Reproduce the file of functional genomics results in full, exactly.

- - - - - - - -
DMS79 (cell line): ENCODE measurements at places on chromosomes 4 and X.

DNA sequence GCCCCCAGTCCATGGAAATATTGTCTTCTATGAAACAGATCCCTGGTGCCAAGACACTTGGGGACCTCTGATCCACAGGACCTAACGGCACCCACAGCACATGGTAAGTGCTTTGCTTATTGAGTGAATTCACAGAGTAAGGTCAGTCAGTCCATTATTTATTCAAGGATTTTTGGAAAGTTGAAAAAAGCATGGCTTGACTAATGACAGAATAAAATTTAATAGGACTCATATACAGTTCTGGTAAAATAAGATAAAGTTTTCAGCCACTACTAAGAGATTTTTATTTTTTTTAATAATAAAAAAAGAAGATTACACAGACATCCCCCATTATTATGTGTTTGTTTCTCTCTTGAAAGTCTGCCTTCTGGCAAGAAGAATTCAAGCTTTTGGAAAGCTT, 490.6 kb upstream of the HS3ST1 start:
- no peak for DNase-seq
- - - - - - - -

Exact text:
DMS79 (cell line): ENCODE measurements at places on chromosomes 4 and X.

DNA sequence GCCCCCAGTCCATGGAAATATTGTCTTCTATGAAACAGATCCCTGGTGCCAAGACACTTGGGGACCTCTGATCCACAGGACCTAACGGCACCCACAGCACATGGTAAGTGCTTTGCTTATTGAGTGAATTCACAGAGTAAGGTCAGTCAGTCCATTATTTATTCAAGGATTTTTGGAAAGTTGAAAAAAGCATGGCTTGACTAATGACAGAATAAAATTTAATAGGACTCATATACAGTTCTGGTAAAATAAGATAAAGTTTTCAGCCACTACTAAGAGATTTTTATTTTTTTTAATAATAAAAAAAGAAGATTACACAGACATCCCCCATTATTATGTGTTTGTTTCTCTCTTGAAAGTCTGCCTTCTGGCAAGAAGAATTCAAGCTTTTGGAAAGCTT, 490.6 kb upstream of the HS3ST1 start:
- no peak for DNase-seq